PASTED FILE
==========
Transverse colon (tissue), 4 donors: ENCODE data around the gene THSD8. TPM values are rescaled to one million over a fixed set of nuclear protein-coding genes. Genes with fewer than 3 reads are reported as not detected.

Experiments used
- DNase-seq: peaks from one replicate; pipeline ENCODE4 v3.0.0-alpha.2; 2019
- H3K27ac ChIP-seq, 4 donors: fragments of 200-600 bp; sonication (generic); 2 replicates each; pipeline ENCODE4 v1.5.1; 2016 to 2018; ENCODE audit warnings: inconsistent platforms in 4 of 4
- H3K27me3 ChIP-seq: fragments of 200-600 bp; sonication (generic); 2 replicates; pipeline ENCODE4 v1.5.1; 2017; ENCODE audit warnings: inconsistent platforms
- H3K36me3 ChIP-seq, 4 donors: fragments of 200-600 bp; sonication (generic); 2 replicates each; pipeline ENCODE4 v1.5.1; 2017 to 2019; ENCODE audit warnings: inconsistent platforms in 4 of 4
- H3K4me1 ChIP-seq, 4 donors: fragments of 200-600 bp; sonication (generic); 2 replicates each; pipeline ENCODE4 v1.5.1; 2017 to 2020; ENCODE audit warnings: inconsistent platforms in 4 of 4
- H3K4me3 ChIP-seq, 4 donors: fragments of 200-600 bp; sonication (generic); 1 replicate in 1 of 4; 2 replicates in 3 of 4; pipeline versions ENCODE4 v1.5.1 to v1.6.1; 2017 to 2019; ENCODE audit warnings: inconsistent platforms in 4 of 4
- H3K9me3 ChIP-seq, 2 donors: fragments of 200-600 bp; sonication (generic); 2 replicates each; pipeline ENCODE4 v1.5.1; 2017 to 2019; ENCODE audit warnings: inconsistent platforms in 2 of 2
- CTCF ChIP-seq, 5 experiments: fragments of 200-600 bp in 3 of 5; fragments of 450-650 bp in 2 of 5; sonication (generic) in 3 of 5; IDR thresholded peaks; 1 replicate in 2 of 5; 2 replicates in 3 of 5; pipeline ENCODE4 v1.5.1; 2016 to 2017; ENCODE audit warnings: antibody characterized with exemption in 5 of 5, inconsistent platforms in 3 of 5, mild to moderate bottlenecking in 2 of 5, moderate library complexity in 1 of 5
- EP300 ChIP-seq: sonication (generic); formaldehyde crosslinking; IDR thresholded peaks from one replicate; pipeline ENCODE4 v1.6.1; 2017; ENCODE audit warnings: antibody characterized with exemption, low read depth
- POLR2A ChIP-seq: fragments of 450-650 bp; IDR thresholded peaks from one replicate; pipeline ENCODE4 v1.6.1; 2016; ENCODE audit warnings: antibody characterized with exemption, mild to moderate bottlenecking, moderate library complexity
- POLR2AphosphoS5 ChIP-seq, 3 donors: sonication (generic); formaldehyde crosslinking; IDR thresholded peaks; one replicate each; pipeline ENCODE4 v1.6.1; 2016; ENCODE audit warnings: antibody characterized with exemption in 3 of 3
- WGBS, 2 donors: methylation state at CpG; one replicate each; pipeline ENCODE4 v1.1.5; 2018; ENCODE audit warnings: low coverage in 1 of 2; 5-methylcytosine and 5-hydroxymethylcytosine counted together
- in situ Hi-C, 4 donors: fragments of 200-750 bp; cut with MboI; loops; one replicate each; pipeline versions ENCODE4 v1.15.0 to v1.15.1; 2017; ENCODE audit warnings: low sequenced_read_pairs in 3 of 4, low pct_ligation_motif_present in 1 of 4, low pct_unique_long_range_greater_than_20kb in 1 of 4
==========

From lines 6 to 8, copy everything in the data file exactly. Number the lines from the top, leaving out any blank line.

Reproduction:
- H3K36me3 ChIP-seq, 4 donors: fragments of 200-600 bp; sonication (generic); 2 replicates each; pipeline ENCODE4 v1.5.1; 2017 to 2019; ENCODE audit warnings: inconsistent platforms in 4 of 4
- H3K4me1 ChIP-seq, 4 donors: fragments of 200-600 bp; sonication (generic); 2 replicates each; pipeline ENCODE4 v1.5.1; 2017 to 2020; ENCODE audit warnings: inconsistent platforms in 4 of 4
- H3K4me3 ChIP-seq, 4 donors: fragments of 200-600 bp; sonication (generic); 1 replicate in 1 of 4; 2 replicates in 3 of 4; pipeline versions ENCODE4 v1.5.1 to v1.6.1; 2017 to 2019; ENCODE audit warnings: inconsistent platforms in 4 of 4